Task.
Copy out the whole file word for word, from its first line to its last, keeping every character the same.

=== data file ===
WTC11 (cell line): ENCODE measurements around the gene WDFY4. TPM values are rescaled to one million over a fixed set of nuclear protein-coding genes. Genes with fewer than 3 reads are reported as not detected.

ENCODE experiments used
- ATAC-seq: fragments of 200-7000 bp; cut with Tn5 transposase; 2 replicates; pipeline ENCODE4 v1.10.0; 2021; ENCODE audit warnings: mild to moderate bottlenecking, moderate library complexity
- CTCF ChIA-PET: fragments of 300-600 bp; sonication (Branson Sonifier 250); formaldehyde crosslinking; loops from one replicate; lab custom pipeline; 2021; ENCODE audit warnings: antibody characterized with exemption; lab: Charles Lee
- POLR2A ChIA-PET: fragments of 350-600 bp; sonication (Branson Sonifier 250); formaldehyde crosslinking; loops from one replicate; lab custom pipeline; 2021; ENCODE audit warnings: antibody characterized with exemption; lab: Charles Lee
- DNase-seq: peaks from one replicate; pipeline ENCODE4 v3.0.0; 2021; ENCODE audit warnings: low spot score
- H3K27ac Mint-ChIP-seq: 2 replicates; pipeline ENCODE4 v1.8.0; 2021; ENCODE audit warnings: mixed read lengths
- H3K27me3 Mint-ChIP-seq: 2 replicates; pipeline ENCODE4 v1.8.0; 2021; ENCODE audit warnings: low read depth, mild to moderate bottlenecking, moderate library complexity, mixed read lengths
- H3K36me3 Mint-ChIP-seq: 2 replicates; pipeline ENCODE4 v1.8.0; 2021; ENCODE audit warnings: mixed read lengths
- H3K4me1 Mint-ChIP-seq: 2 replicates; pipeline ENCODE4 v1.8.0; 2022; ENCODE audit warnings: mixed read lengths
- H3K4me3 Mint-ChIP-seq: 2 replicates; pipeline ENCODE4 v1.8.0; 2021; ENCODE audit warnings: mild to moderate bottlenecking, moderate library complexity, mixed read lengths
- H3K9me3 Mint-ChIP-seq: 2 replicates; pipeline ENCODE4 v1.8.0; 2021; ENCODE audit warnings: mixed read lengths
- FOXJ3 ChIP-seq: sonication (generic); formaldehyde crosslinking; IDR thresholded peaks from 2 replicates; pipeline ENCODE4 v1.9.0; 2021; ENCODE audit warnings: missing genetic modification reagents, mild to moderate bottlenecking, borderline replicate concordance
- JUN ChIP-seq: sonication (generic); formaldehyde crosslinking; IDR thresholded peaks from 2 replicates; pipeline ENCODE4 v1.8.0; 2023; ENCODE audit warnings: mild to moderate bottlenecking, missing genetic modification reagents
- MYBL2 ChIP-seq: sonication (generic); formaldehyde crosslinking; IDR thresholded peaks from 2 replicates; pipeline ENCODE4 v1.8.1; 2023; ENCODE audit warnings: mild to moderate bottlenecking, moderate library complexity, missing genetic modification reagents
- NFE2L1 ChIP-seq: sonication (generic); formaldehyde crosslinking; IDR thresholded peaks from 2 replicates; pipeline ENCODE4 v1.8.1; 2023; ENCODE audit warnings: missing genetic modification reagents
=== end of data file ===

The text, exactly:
WTC11 (cell line): ENCODE measurements around the gene WDFY4. TPM values are rescaled to one million over a fixed set of nuclear protein-coding genes. Genes with fewer than 3 reads are reported as not detected.

ENCODE experiments used
- ATAC-seq: fragments of 200-7000 bp; cut with Tn5 transposase; 2 replicates; pipeline ENCODE4 v1.10.0; 2021; ENCODE audit warnings: mild to moderate bottlenecking, moderate library complexity
- CTCF ChIA-PET: fragments of 300-600 bp; sonication (Branson Sonifier 250); formaldehyde crosslinking; loops from one replicate; lab custom pipeline; 2021; ENCODE audit warnings: antibody characterized with exemption; lab: Charles Lee
- POLR2A ChIA-PET: fragments of 350-600 bp; sonication (Branson Sonifier 250); formaldehyde crosslinking; loops from one replicate; lab custom pipeline; 2021; ENCODE audit warnings: antibody characterized with exemption; lab: Charles Lee
- DNase-seq: peaks from one replicate; pipeline ENCODE4 v3.0.0; 2021; ENCODE audit warnings: low spot score
- H3K27ac Mint-ChIP-seq: 2 replicates; pipeline ENCODE4 v1.8.0; 2021; ENCODE audit warnings: mixed read lengths
- H3K27me3 Mint-ChIP-seq: 2 replicates; pipeline ENCODE4 v1.8.0; 2021; ENCODE audit warnings: low read depth, mild to moderate bottlenecking, moderate library complexity, mixed read lengths
- H3K36me3 Mint-ChIP-seq: 2 replicates; pipeline ENCODE4 v1.8.0; 2021; ENCODE audit warnings: mixed read lengths
- H3K4me1 Mint-ChIP-seq: 2 replicates; pipeline ENCODE4 v1.8.0; 2022; ENCODE audit warnings: mixed read lengths
- H3K4me3 Mint-ChIP-seq: 2 replicates; pipeline ENCODE4 v1.8.0; 2021; ENCODE audit warnings: mild to moderate bottlenecking, moderate library complexity, mixed read lengths
- H3K9me3 Mint-ChIP-seq: 2 replicates; pipeline ENCODE4 v1.8.0; 2021; ENCODE audit warnings: mixed read lengths
- FOXJ3 ChIP-seq: sonication (generic); formaldehyde crosslinking; IDR thresholded peaks from 2 replicates; pipeline ENCODE4 v1.9.0; 2021; ENCODE audit warnings: missing genetic modification reagents, mild to moderate bottlenecking, borderline replicate concordance
- JUN ChIP-seq: sonication (generic); formaldehyde crosslinking; IDR thresholded peaks from 2 replicates; pipeline ENCODE4 v1.8.0; 2023; ENCODE audit warnings: mild to moderate bottlenecking, missing genetic modification reagents
- MYBL2 ChIP-seq: sonication (generic); formaldehyde crosslinking; IDR thresholded peaks from 2 replicates; pipeline ENCODE4 v1.8.1; 2023; ENCODE audit warnings: mild to moderate bottlenecking, moderate library complexity, missing genetic modification reagents
- NFE2L1 ChIP-seq: sonication (generic); formaldehyde crosslinking; IDR thresholded peaks from 2 replicates; pipeline ENCODE4 v1.8.1; 2023; ENCODE audit warnings: missing genetic modification reagents